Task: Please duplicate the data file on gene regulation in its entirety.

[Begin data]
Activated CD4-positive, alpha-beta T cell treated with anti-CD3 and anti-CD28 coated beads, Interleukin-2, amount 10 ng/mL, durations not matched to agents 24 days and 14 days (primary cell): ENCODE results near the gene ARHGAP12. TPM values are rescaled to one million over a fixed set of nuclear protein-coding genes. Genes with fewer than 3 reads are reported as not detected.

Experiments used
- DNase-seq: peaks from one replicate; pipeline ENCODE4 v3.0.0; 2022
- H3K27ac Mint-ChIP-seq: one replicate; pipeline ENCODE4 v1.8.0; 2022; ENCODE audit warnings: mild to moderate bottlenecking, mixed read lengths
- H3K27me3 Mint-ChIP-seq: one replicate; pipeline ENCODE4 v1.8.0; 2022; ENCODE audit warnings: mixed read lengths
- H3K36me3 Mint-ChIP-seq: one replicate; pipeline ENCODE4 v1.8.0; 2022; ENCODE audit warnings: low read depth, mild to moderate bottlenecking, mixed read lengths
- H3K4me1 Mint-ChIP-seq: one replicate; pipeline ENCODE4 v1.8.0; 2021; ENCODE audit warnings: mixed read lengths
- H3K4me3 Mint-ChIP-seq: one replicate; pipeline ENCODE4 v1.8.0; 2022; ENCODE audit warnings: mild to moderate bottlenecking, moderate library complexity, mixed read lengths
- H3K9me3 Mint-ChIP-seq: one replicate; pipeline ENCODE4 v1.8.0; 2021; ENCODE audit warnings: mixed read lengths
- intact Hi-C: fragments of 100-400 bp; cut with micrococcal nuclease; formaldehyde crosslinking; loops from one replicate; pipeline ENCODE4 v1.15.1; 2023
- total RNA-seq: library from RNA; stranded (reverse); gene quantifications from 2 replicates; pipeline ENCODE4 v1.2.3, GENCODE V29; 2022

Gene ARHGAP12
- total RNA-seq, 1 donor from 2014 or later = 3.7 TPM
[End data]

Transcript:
Activated CD4-positive, alpha-beta T cell treated with anti-CD3 and anti-CD28 coated beads, Interleukin-2, amount 10 ng/mL, durations not matched to agents 24 days and 14 days (primary cell): ENCODE results near the gene ARHGAP12. TPM values are rescaled to one million over a fixed set of nuclear protein-coding genes. Genes with fewer than 3 reads are reported as not detected.

Experiments used
- DNase-seq: peaks from one replicate; pipeline ENCODE4 v3.0.0; 2022
- H3K27ac Mint-ChIP-seq: one replicate; pipeline ENCODE4 v1.8.0; 2022; ENCODE audit warnings: mild to moderate bottlenecking, mixed read lengths
- H3K27me3 Mint-ChIP-seq: one replicate; pipeline ENCODE4 v1.8.0; 2022; ENCODE audit warnings: mixed read lengths
- H3K36me3 Mint-ChIP-seq: one replicate; pipeline ENCODE4 v1.8.0; 2022; ENCODE audit warnings: low read depth, mild to moderate bottlenecking, mixed read lengths
- H3K4me1 Mint-ChIP-seq: one replicate; pipeline ENCODE4 v1.8.0; 2021; ENCODE audit warnings: mixed read lengths
- H3K4me3 Mint-ChIP-seq: one replicate; pipeline ENCODE4 v1.8.0; 2022; ENCODE audit warnings: mild to moderate bottlenecking, moderate library complexity, mixed read lengths
- H3K9me3 Mint-ChIP-seq: one replicate; pipeline ENCODE4 v1.8.0; 2021; ENCODE audit warnings: mixed read lengths
- intact Hi-C: fragments of 100-400 bp; cut with micrococcal nuclease; formaldehyde crosslinking; loops from one replicate; pipeline ENCODE4 v1.15.1; 2023
- total RNA-seq: library from RNA; stranded (reverse); gene quantifications from 2 replicates; pipeline ENCODE4 v1.2.3, GENCODE V29; 2022

Gene ARHGAP12
- total RNA-seq, 1 donor from 2014 or later = 3.7 TPM